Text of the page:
Greek Finance Minister Euclid Tsakalotos speaks during an interview with Reuters at his office in the Greek finance ministry in Athens, January 30, 2018. A decal of the Ivan Savvidis-owned PAOK football club is visible in the background. (REUTERS/Costas Baltas)


However, cozy relationships with the centers of power apparently pay off, as in the case of PAOK. Following the incident in the match which never began with Olympiacos, essentially the same penalty was levied as in last year’s incident. However, upon appeal, PAOK’s three deducted points were restored, and the suspension of its home field was dropped, just in time for PAOK to face its rival, AEK, in front of a packed house instead of in front of empty seats. The only part of the initial penalty which remained unchanged was the “outcome” on paper of the PAOK-Olympiacos match that never was, which remains an Olympiacos victory by default. The reversal of the original decision ensures that PAOK remains very much in the hunt for this year’s Super League title.
This decision is scandalous not only due to the fact that a clear and evident double standard was employed, seemingly to protect PAOK. It is scandalous also due to the incredible speed with which the decision was levied. In a country where an ordinary judicial case can drag on for a decade or more, and where previous decisions and appeals involving sporting clubs often took weeks to resolve, the appeal was heard and original decision was overturned all in just over 24 hours and issued at 1 am, during a weekend to boot.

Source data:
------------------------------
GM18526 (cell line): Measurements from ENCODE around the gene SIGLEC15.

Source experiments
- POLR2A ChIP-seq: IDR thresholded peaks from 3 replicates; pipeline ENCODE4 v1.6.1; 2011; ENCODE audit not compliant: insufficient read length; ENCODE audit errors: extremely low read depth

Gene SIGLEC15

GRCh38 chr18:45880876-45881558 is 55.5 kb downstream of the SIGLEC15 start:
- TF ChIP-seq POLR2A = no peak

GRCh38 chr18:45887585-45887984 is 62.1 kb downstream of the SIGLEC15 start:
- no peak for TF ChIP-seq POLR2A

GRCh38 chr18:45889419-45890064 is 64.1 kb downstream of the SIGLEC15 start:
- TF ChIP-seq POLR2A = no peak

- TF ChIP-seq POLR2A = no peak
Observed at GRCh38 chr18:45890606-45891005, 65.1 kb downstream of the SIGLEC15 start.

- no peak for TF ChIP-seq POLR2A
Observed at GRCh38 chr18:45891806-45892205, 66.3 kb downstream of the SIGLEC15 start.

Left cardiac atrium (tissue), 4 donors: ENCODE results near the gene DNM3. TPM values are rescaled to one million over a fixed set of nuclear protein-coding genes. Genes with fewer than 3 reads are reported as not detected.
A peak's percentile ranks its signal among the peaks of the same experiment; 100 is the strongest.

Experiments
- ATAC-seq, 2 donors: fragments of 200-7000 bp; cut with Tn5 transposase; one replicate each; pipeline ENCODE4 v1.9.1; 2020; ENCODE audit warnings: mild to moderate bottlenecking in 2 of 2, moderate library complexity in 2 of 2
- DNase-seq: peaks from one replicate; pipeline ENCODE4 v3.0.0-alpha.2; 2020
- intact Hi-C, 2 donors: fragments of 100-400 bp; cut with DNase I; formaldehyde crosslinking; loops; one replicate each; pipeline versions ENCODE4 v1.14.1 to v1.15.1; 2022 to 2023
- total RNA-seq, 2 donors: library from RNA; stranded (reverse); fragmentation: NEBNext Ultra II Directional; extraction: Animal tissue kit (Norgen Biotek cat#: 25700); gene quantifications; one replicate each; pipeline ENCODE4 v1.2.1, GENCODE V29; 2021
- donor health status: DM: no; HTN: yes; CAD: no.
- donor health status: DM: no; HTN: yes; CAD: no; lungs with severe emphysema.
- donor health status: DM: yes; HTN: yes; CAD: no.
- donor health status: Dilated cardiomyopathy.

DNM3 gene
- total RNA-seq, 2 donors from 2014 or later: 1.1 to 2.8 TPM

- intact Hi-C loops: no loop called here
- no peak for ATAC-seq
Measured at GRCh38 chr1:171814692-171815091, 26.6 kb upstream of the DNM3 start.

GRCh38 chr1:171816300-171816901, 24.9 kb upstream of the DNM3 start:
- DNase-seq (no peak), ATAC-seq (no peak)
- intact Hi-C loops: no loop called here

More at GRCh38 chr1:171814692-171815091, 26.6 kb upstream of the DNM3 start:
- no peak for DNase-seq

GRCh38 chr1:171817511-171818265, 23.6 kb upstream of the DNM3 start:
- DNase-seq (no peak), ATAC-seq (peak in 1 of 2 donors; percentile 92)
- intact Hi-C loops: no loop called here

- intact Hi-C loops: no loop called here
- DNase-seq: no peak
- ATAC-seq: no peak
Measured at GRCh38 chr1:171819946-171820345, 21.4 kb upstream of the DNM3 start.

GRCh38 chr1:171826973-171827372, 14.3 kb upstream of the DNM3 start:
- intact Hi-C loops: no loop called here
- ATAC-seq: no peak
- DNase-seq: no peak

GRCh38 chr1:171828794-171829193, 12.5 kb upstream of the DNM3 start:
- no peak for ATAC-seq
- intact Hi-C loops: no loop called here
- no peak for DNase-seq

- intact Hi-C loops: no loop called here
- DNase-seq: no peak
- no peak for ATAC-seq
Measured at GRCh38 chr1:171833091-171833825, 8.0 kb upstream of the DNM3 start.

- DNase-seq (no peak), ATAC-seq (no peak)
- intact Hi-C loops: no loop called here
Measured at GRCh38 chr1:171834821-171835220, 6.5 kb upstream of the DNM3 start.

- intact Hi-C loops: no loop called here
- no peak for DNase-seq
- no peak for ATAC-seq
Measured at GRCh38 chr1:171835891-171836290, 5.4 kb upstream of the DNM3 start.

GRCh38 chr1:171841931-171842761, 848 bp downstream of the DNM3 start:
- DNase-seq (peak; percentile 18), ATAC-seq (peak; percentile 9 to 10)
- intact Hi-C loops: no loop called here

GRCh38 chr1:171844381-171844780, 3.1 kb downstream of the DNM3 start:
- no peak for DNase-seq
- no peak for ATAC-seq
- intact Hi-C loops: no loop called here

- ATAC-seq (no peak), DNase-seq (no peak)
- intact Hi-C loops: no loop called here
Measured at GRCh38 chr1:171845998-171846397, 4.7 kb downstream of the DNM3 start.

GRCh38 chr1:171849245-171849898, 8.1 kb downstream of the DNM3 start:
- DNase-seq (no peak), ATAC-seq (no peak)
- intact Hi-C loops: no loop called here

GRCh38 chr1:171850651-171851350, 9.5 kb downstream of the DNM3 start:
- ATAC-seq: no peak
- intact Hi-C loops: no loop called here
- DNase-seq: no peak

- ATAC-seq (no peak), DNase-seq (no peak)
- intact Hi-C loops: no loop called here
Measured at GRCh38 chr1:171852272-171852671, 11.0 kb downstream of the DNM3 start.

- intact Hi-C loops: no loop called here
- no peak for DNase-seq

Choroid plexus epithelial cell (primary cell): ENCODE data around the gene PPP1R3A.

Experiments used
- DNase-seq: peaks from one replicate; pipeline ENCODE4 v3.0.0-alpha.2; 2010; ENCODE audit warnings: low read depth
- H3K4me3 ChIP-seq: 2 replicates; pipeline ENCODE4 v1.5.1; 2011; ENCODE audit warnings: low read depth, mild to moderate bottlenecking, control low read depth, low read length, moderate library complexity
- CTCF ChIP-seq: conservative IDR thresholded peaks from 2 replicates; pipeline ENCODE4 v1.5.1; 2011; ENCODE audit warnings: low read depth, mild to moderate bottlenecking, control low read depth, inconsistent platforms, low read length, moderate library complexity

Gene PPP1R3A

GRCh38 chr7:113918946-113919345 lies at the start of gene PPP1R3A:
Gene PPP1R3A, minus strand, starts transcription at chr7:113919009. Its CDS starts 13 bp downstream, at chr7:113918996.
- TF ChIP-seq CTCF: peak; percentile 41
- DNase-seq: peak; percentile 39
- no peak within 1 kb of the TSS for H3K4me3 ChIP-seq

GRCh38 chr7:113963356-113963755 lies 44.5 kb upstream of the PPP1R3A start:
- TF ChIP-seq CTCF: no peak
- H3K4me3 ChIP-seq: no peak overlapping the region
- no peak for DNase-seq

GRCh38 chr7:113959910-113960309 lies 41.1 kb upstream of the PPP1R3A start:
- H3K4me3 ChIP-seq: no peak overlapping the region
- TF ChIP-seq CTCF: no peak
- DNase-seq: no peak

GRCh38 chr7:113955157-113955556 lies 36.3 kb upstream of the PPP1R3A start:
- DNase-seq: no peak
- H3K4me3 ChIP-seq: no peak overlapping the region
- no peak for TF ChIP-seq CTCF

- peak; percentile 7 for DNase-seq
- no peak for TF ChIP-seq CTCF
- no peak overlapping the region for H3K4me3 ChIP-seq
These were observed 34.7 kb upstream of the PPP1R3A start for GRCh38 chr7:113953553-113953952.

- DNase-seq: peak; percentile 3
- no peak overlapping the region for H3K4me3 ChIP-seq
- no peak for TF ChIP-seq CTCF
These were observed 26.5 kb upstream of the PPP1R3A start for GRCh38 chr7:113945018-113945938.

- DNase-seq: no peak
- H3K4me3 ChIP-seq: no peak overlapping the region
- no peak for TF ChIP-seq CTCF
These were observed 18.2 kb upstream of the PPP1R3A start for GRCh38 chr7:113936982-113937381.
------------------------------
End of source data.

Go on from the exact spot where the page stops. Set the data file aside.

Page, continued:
Greece is a country that has a reputation of being inefficient and where the state operates in a frustratingly slow and ponderous manner. The reality is that the Greek system can be frighteningly quick and efficient when deemed politically expedient. This is evidently the case with the ultra-fast decision favoring PAOK issued by the “reformed” EPO, stacked with personnel essentially hand-picked by the SYRIZA-led government.